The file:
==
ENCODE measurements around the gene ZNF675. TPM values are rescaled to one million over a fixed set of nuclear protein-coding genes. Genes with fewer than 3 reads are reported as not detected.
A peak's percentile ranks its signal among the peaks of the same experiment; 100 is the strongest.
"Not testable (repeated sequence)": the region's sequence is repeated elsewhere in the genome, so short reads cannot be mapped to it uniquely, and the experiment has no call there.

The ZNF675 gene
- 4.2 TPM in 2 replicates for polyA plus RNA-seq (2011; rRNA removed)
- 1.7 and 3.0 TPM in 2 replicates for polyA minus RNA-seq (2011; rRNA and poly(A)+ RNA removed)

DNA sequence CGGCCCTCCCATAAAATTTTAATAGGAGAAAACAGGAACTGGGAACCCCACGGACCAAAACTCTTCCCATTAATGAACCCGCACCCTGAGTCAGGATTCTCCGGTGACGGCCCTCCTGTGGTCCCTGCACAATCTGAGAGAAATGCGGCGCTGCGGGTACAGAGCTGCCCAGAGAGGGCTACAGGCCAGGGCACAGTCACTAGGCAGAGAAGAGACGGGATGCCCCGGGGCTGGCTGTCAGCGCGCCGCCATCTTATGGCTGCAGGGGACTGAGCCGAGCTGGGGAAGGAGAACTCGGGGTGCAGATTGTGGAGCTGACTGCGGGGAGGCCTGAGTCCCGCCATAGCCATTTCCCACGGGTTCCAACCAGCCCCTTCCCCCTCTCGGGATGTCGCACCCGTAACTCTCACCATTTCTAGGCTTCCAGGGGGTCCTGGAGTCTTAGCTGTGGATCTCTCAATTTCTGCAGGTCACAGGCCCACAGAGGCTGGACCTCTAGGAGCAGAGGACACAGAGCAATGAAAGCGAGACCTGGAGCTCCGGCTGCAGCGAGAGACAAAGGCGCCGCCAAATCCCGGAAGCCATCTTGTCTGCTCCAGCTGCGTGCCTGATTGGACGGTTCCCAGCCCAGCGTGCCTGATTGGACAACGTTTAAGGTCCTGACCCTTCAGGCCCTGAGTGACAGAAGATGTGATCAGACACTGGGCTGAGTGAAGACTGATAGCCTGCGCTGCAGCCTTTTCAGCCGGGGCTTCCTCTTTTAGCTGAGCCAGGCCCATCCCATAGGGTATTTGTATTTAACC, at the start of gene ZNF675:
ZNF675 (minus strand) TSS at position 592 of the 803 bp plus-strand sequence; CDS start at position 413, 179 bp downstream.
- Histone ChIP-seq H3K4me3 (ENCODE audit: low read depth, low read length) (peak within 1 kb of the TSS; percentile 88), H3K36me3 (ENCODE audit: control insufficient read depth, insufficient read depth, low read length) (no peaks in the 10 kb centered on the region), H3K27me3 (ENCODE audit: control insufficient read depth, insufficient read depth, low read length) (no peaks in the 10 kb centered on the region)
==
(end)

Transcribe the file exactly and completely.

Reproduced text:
ENCODE measurements around the gene ZNF675. TPM values are rescaled to one million over a fixed set of nuclear protein-coding genes. Genes with fewer than 3 reads are reported as not detected.
A peak's percentile ranks its signal among the peaks of the same experiment; 100 is the strongest.
"Not testable (repeated sequence)": the region's sequence is repeated elsewhere in the genome, so short reads cannot be mapped to it uniquely, and the experiment has no call there.

The ZNF675 gene
- 4.2 TPM in 2 replicates for polyA plus RNA-seq (2011; rRNA removed)
- 1.7 and 3.0 TPM in 2 replicates for polyA minus RNA-seq (2011; rRNA and poly(A)+ RNA removed)

DNA sequence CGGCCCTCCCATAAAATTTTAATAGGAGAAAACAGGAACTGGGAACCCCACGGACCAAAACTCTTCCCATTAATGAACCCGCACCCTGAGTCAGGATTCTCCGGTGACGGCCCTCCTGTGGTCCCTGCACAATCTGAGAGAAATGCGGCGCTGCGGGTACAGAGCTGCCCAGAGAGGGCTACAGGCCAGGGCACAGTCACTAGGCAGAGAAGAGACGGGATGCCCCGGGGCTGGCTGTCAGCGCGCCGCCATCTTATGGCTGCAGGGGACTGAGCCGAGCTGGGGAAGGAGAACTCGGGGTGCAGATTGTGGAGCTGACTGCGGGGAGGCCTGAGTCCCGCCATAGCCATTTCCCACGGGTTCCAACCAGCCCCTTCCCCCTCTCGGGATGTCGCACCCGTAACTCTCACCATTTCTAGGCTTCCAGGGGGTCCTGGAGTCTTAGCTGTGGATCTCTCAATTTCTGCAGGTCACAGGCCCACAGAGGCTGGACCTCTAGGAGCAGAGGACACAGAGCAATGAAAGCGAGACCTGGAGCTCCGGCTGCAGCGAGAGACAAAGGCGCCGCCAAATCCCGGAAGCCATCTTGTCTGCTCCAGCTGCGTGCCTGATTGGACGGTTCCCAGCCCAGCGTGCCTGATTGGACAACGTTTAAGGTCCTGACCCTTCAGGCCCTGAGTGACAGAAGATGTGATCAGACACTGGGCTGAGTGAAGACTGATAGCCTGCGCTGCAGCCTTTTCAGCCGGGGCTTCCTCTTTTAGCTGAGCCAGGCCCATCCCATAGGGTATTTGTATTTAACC, at the start of gene ZNF675:
ZNF675 (minus strand) TSS at position 592 of the 803 bp plus-strand sequence; CDS start at position 413, 179 bp downstream.
- Histone ChIP-seq H3K4me3 (ENCODE audit: low read depth, low read length) (peak within 1 kb of the TSS; percentile 88), H3K36me3 (ENCODE audit: control insufficient read depth, insufficient read depth, low read length) (no peaks in the 10 kb centered on the region), H3K27me3 (ENCODE audit: control insufficient read depth, insufficient read depth, low read length) (no peaks in the 10 kb centered on the region)